Boggsville now lies off the beaten path and is uninhabited but, founded in 1862, it was important as the first non-fortified settlement in southeastern Colorado. My daughter and I stumbled onto Boggsville as we were headed west on Highway 50 through Las Animas. We spotted a small sign that said “Boggsville Historic District” and, on a whim, decided to check it out. So a quick left turn and a couple of miles led us to this interesting piece of history. The Boggs and Prowers houses have been restored and are operated by the Pioneer Historical Society of Bent County and the site is open to the public. We visited in March so none of the buildings were open but we wandered the grounds, picked up a brochure and read the descriptive signs.
In 1840, Thomas Boggs, son of then Missouri Governor Lilburn Boggs and great-grandson of Daniel Boone, came to what would eventually become Colorado Territory to work with the Bent Brothers at Bent’s Old Fort along the Arkansas River. At that time, the Arkansas River was the boundary between the United States and Mexico. Under the terms of the Treaty of Guadalupe Hidalgo, which officially ended the Mexican-American War (1846-1848), Mexico ceded to the United States Upper California and New Mexico (present-day Arizona and New Mexico and parts of Utah, Nevada and Colorado), relinquished all claims to Texas and recognized the Rio Grande as the southern boundary of the United States. The United States agreed to honor existing property rights in the transferred territories. This was important to Boggsville as it was on a 2,040 acre parcel belonging to Rumalda Luna Bent Boggs (part of the four million acre Las Animas Land Grant by the Mexican government in 1843) that Thomas and Rumalda Boggs and a small group of families settled about 1862.
Near the Purgatoire River, this site provided good grazing land, which was significant in this high and dry country. In 1866, Boggs began construction of an adobe home that blended Territorial architectural style with Spanish colonial. In 1867 John W. Prowers and his family settled in Boggsville and built an adobe two-story home. Boggs raised sheep and Prowers raised cattle. That year they were also joined by John Hough’s family and the famous frontiersman Kit Carson and his family. This was to be Carson’s final home as both he and his wife died in 1868 and were originally buried in Boggsville, although later moved to Taos.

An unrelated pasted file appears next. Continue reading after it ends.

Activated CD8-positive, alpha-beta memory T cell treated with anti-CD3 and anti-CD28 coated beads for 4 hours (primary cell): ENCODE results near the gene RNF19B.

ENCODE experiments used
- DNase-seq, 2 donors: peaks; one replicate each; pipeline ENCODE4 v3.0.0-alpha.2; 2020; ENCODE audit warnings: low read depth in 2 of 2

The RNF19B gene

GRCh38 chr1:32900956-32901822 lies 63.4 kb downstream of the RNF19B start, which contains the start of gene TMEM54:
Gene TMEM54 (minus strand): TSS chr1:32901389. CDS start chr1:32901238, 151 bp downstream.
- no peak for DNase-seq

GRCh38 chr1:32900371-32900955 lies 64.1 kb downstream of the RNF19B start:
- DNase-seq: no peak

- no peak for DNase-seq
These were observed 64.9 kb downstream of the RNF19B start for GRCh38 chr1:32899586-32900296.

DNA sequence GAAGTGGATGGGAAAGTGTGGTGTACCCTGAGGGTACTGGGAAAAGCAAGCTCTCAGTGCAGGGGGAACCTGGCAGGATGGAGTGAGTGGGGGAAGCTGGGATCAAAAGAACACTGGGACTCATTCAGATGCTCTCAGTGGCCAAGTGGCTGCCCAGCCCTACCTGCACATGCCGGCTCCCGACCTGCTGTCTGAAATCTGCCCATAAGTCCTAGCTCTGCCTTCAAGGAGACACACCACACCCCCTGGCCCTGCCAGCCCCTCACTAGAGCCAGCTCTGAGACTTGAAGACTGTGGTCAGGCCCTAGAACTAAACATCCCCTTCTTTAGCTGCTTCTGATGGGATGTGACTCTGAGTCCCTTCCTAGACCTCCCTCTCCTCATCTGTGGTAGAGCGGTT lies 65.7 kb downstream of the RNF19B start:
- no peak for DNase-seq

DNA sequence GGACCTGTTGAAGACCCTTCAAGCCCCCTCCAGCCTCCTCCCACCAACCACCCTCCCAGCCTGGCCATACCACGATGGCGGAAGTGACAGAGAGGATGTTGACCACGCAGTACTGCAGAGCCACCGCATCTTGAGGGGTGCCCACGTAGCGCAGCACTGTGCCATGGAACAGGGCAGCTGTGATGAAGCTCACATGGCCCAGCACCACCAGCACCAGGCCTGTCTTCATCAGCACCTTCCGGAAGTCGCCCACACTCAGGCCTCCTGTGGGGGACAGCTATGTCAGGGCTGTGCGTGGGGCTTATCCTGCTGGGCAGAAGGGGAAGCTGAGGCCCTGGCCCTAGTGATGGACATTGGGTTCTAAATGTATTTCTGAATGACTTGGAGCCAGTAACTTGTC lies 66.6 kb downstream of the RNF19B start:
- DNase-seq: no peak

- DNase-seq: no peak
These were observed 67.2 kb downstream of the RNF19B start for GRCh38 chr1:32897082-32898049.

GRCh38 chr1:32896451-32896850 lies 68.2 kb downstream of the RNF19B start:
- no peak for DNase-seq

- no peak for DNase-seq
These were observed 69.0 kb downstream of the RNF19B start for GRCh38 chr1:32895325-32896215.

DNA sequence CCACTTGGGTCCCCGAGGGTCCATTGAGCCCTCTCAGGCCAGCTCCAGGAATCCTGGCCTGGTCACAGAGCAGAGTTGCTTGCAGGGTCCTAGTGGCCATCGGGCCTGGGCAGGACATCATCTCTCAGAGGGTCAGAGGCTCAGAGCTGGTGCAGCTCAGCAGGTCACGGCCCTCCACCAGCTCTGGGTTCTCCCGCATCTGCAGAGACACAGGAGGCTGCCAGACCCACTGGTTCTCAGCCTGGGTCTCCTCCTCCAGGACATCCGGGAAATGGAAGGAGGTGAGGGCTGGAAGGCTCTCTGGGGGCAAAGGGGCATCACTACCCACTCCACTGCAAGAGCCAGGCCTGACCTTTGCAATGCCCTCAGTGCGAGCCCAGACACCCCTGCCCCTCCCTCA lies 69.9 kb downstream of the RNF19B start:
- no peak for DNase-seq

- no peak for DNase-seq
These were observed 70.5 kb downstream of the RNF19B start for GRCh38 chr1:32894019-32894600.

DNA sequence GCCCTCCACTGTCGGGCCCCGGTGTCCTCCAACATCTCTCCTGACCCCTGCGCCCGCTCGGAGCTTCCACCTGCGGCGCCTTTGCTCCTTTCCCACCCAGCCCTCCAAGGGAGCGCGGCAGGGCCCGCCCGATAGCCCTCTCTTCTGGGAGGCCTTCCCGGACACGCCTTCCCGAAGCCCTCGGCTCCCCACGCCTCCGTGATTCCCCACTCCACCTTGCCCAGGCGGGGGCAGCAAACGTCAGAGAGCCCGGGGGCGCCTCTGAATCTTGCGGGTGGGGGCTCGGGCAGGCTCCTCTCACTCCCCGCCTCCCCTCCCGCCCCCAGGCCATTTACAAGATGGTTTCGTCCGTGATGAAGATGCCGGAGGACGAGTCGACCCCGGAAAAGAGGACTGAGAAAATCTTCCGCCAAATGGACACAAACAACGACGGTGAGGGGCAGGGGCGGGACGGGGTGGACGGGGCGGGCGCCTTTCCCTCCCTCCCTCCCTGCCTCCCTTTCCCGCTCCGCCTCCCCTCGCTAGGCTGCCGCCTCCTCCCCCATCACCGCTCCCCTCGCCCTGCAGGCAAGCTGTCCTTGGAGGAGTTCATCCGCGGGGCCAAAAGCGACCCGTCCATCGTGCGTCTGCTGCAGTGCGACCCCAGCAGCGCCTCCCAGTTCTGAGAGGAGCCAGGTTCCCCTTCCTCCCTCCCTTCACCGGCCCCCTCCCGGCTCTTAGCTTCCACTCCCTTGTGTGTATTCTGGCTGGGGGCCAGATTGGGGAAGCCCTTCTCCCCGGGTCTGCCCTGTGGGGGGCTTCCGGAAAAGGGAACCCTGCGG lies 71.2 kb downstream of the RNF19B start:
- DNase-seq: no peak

In Boggsville, Hispanics, Anglo-Americans and Native Americans co-existed with each other and the environment and thrived. The women of Boggsville were of different cultures but held recognized social positions of their own and were obviously powers in their own right and formed strong bonds with each other. Rumalda Jaramillo Boggs and Josefa Jaramillo Carson were from upper class New Mexican families and Amache Ochinee Prowers was the daughter of the prominent Cheyenne chief Lone Bear. Each of these women had claim to land which made the settlement possible.
Boggsville was a major site on the Santa Fe Trail and served as a center of trade, agriculture, education and culture. It was a vibrant center for a time but, when the railroad bypassed it, its fate as a town was sealed.